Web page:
Where I come from this would never happen, of course it’s not the publishers right when he asks you to send in a ‘Trick of the trade’, and pay you a symbolic price for it. (I worked with commercial for seven years).
But perhaps the land of the free, are not free anymore, at least when money are involved?

I have been waiting to see what offers they made me, but none of the editors called and offered me some of their projects for 75 dollar… Perhaps I should give Mr. Schwartz a call and ask if he will sell me some of his projects for 75 dollar, I don’t know why, but I think I know his answer. lol.

So where do I want to go with all this?
I just want my LJ, buddies to know that if you are ‘offered’ to be man of the month in PWM you also lose the rights to your own ideas and projects.
This is of course a choice; perhaps for some five minutes of fame are worth 75 dollar, to me it is not!

To end this, I will say PWM has been polite and always responded in a good tone (The editor of ‘Tricks of the trade, especially) even they did not know their own rules when asking.
But I have decided not to renew my subscription to the magazine, since I can’t support a policy like this against the readers and contributors (sorry I was otherwise happy to read it).


Fine wood working Magazine

I have spoken with Fine wood working Magazine, and they have explained me their terms for contributors, and this is not at all what PWM calls the ‘standard’, they write me:
If you were to submit a proposal for an article or a department submission—for which FW would also compensate you with payment—FW does ask your for the rights to do whatever they’d like with it in the magazine (you’d receive this in a contract), and that material would be given full rights for use in FW. However, FW has full rights, but not exclusive rights, to the material. This means that any ideas, text, etc that you submit to us are yours to use elsewhere as well. The only thing that FW asks is for there to be a 90 day period between the time that FW publishes, and when you post that same material elsewhere. This is mostly for strategic reasons, to not diminish the power of the publishing time. Once the material is out in the world for 3 months, it is usually fine to post things elsewhere. Here is more detail:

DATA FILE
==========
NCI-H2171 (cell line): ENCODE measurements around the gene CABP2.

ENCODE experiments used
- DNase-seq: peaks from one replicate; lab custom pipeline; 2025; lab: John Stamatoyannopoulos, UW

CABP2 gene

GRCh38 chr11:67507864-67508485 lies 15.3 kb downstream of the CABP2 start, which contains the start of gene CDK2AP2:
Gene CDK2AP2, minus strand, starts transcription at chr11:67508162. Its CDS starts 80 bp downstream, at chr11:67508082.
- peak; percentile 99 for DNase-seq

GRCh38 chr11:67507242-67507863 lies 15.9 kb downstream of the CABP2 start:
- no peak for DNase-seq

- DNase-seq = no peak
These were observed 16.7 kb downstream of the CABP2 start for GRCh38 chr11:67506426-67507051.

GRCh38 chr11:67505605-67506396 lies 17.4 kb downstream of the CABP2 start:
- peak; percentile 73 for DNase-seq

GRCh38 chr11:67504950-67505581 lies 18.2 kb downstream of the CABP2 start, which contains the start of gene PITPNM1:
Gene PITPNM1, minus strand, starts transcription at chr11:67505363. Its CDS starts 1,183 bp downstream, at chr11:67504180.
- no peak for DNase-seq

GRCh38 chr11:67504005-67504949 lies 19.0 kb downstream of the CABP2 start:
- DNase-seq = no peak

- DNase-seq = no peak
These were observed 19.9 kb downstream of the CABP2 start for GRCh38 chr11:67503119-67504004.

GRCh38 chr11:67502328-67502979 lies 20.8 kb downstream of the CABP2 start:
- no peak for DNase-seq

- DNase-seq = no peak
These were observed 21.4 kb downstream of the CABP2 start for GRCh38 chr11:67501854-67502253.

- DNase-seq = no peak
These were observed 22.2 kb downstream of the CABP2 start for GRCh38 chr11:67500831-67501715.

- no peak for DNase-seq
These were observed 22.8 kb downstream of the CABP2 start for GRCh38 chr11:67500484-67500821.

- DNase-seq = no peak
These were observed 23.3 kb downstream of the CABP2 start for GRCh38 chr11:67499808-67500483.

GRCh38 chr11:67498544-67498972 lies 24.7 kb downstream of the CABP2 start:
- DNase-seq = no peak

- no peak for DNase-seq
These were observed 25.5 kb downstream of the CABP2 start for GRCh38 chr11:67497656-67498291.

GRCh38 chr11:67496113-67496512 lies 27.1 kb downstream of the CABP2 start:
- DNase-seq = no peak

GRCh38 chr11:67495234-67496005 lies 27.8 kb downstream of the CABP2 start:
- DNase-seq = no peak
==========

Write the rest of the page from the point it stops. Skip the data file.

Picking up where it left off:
-if the photos for a final article were taken by you or a freelance photographer who you paid yourself, you own the full rights to those photos as well of course. (again, we just ask for a 90-day wait period before further publication.)
-if the photos were taken by the FW staff, they do belong to FW. Any use by you of the photos should be cleared through our administrator. This would happen once the article or department submission is completed. One thing which we often give to authors, however, is the first page of the article, much as you see on our website. This means that readers will be able to read the first part of the text or quite often see a very nice first-page photo of the item or jig, etc. You can use this as promo, link to the main article, etc. as you wish, I believe (Betsy can inform you further).

-submitting a proposal, and any materials with it, does imply your permission for FW to use that material as it sees fit. What this really means, is that we use it for determining if a further article or submission can be considered. We do this at frequent proposal meetings, and if you wish to submit anything, please feel free to do so directly to me, and I can move it along the process as quickly as possible.
Here is a full online version of our author guidelines, and the official version of what I told you is there:
http://www.finewoodworking.com/pages/fw_authorguideline.asp
You might also like to see this page:
http://www.finewoodworking.com/SkillsAndTechniques/SkillsAndTechniquesArticle.aspx?id=28379

This is to me fair treatment of the readers and contributors, and no I have no connection to them or any other magazine, just had to react, so I think I will try a subscription.

My thoughts now: